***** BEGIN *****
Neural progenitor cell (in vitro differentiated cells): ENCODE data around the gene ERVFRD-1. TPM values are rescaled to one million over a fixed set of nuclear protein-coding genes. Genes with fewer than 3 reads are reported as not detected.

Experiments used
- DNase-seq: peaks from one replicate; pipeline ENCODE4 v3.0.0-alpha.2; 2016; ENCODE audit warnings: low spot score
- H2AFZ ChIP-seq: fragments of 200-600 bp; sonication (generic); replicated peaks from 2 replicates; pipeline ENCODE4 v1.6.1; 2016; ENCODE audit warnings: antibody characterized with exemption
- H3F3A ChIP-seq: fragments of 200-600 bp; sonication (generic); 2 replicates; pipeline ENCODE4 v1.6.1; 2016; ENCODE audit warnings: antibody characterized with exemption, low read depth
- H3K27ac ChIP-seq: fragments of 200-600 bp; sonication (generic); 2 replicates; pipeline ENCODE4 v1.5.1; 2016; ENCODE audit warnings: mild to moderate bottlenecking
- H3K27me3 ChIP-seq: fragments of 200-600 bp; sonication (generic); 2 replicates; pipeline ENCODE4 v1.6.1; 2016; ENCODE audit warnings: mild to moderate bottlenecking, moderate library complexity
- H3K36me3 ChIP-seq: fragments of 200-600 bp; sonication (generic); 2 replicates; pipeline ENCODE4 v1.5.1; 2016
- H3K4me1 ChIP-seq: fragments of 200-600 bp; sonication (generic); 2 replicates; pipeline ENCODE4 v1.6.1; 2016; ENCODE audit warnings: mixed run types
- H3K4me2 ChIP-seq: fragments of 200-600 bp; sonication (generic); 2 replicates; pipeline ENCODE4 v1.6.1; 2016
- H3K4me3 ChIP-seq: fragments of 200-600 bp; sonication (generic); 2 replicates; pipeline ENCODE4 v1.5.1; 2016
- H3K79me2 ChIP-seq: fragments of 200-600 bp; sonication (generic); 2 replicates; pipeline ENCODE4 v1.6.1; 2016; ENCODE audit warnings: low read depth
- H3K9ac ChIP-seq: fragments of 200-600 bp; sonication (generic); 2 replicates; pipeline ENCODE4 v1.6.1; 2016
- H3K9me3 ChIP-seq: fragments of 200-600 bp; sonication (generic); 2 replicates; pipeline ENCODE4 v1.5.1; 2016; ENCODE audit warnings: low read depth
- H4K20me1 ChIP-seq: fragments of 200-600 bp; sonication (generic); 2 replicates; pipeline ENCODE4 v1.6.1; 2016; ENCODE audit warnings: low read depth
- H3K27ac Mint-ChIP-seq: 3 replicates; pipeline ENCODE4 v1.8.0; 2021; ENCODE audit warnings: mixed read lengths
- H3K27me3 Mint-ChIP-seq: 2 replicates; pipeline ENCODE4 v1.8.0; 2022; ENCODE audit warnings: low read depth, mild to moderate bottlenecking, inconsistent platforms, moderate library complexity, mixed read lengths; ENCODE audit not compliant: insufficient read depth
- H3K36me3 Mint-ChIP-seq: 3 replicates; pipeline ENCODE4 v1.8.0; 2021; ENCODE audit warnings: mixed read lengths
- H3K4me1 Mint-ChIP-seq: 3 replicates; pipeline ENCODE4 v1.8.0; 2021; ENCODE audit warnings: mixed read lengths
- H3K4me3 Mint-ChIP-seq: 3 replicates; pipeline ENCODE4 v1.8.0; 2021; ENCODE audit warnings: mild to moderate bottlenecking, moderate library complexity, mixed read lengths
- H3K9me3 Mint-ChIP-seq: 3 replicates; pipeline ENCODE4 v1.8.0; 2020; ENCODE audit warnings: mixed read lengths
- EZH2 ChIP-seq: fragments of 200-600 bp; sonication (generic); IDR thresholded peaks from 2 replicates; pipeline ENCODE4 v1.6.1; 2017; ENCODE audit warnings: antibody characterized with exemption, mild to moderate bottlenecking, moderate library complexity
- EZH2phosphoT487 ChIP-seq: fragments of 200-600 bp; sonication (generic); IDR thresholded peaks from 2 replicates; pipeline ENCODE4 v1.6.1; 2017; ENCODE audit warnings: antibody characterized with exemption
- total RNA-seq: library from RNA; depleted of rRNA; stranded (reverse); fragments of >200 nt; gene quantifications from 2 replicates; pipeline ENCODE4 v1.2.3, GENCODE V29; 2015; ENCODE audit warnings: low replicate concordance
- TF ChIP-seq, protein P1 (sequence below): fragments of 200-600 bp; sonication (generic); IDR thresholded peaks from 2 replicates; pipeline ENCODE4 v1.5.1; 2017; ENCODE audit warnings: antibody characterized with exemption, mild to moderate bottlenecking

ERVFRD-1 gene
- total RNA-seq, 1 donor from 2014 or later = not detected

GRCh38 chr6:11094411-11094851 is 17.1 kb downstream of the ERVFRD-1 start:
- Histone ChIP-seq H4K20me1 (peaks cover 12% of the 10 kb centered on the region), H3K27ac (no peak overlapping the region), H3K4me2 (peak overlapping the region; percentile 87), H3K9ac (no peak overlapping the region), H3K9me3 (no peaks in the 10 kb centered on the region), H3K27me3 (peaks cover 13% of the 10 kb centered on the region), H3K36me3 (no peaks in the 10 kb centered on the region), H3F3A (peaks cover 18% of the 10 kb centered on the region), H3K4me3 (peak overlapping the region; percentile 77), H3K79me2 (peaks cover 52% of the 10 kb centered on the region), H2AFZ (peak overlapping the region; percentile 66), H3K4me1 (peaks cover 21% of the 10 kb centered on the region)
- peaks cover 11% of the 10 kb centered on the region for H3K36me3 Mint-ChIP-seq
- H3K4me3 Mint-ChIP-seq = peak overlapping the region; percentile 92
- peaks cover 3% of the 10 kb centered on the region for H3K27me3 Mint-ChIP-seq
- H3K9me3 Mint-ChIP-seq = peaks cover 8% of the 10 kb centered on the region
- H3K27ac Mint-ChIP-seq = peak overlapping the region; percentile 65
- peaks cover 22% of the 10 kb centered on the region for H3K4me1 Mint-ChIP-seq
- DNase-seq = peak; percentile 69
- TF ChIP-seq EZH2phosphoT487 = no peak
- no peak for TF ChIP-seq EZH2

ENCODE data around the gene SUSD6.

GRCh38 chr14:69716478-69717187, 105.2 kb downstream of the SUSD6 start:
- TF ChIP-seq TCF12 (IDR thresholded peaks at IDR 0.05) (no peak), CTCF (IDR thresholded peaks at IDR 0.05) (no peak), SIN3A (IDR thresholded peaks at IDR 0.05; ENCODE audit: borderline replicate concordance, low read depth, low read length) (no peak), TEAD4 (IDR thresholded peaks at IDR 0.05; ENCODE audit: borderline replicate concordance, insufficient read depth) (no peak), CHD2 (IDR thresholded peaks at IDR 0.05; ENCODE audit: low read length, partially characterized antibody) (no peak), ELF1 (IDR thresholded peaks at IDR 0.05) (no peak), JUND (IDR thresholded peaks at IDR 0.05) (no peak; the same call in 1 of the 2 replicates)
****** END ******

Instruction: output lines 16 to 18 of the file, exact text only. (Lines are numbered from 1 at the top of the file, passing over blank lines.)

- H3K27ac Mint-ChIP-seq: 3 replicates; pipeline ENCODE4 v1.8.0; 2021; ENCODE audit warnings: mixed read lengths
- H3K27me3 Mint-ChIP-seq: 2 replicates; pipeline ENCODE4 v1.8.0; 2022; ENCODE audit warnings: low read depth, mild to moderate bottlenecking, inconsistent platforms, moderate library complexity, mixed read lengths; ENCODE audit not compliant: insufficient read depth
- H3K36me3 Mint-ChIP-seq: 3 replicates; pipeline ENCODE4 v1.8.0; 2021; ENCODE audit warnings: mixed read lengths